If my partner is at all invested in helping me get off, it’s usually going to happen at least a couple of times. (And if they’re not, that’s the last time I’m getting naked with them!)
Even a pretty quick sexual encounter usually leaves me feeling satisfied. Although it doesn’t have to be quick, because…
2. I Can Go On Forever
If I had to pick a favorite thing about being mini-orgasmic, this would be it.
If I’m in a good place mentally and physically, I can hit that peak level and hang out there as long as I and my partner are having fun, rolling out spasm after spasm of pleasure.
And the longer we go, generally the more sensitive I get, so after a really great marathon session, I’m left as gasping and limp as if I just had one of those “hot, screaming” orgasms from the movies.
I’m always a person who likes to savor the good things. I’ll eat a chocolate cake as slowly as possible. So I love having a body that can spend as much time as I want in the peak of sexual pleasure.
3. I Can Be Quiet If I Want To
I’m all in favor of loud sex, as long as you’re not waking your neighbors or staying at your grandma’s. Shout your pleasure to the skies!
But sometimes you are staying at grandma’s – or somewhere else where you want to keep things low-volume. I’ve lived with and dated people who have a hard time with that: either they just can’t keep it quiet, or they have to focus so much on controlling their noise that it detracts from the pleasure.
I can make plenty of noise if the environment allows for it, but I can also have a fully satisfying sexual encounter without making a peep (okay, maybe a peep).
Which means I have lots more options on where and when to have sex.
4. I Feel Like I Have Control
I’ll be honest: I’m a little bit of a control freak.
I don’t need to manage anybody else, but I get really anxious at the idea of my self-expression getting out of control. Especially with a new partner, I can only imagine that I’d have a hard time letting go if my orgasms were the kind that take over my whole body.
Whenever I talk about this aspect of things, someone is likely to pipe up and say, “Well, maybe if you could let go of control, you’d have those screaming orgasms.”
Whether that’s true or not, I don’t appreciate the attempt to reduce the way my body works to a psychological problem.
My sexual functioning is not here to prove how evolved I am as a person. It’s an intimate part of my relationship with my body, and I don’t need outside people telling me that it doesn’t measure up to their standard.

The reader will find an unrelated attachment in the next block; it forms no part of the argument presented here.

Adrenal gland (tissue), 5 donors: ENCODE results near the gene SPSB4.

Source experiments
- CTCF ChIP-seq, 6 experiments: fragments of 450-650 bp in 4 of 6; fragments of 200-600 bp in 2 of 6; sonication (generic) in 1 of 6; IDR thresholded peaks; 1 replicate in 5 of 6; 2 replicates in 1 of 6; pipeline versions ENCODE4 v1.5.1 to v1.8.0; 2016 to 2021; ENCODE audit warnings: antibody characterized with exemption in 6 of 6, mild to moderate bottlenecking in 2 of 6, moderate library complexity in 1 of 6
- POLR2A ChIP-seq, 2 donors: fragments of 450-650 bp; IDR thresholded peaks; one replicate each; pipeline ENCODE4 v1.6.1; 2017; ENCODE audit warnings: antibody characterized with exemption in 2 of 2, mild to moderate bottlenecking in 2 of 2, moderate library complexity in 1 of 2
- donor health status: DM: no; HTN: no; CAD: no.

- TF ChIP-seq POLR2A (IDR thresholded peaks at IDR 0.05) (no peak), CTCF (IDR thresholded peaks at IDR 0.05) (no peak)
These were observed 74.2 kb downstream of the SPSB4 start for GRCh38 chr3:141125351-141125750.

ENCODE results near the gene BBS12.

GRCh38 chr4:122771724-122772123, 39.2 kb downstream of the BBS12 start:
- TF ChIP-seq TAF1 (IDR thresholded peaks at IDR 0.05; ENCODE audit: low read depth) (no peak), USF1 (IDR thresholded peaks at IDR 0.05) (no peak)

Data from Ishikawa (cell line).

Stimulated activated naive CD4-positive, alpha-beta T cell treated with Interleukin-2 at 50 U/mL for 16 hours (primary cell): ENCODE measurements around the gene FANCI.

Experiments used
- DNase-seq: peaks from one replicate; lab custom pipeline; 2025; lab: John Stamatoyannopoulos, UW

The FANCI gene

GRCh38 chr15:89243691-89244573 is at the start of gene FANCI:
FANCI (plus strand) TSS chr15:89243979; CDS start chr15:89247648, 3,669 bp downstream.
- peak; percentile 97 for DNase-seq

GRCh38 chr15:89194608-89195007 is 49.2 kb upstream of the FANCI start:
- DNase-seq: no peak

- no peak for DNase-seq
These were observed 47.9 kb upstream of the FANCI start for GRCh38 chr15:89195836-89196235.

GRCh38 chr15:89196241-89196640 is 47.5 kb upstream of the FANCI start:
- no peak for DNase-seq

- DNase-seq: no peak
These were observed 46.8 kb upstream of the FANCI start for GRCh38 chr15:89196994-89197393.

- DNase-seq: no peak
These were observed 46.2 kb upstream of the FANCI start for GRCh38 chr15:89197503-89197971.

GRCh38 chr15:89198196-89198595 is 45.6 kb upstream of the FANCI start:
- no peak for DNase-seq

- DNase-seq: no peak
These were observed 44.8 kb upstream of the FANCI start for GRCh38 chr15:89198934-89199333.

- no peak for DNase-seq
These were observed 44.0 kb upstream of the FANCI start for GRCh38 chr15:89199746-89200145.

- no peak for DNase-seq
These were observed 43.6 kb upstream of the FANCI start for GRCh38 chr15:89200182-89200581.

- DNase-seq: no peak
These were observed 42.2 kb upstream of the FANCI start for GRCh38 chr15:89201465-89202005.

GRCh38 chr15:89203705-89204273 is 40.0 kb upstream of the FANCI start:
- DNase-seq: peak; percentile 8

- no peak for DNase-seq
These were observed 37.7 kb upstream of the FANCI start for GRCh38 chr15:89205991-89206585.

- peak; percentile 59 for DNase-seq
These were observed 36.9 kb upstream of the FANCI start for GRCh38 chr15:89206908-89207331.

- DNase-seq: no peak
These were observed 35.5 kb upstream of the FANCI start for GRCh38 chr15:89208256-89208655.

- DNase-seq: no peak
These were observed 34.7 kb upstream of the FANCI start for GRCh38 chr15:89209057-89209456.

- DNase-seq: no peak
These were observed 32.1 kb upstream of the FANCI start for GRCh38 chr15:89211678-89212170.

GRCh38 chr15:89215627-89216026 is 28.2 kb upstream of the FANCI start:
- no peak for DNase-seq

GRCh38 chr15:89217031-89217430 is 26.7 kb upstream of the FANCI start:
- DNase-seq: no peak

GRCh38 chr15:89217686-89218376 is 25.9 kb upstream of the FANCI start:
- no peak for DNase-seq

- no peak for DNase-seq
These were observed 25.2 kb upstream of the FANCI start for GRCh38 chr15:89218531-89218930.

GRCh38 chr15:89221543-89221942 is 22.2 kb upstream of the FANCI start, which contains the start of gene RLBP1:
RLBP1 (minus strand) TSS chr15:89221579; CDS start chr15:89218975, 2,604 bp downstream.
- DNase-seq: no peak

5. I Appreciate Many Different Kinds and Levels of Pleasure
Without a single orgasm as the peak of my sexual encounters, I’ve become very tuned-in to the different ways I experience pleasure. Those little mini-waves in the diagram don’t all feel the same, even if they look similarly on the chart.
It’s like reading a collection of short stories instead of a novel: lots of different, encapsulated experiences, with different moods. And I could stop with satisfaction after any of them, or I can keep going and experience something different.
I think we would all have better sex if we paid attention to the different levels of pleasure that come before and after orgasm!
Every stage of the journey can be pleasant in its own way, even if your body orgasms in the conventional one-peak way.
Because the destination isn’t as obvious for me, I learned very early to appreciate the whole journey.
One of the biggest gifts feminism has given me is teaching me to focus more on appreciating myself as I am, not comparing myself to images of people in media. That’s just as true for sexual response as for physical appearance.
As a sex educator, I see way too much writing about sex that’s along the lines of “5 Different Kinds of Orgasm Every Woman Should Have Before She Dies!” It’s great to write about diverse sexual experiences, but I hate how we make it a standard that everybody should strive for the same kinds of sexual pleasure.
Let’s, instead, work on celebrating the way our own unique bodies respond sexually, and loving what’s wonderful about them.
Ginny Brown is a Contributing Writer for Everyday Feminism, as well as a speaker and educator specializing in sexuality and relationships. She writes for various publications and has her own blog here. She lives in the Philadelphia area with her poly family and three cats. Follow her on Twitter @lirelyn.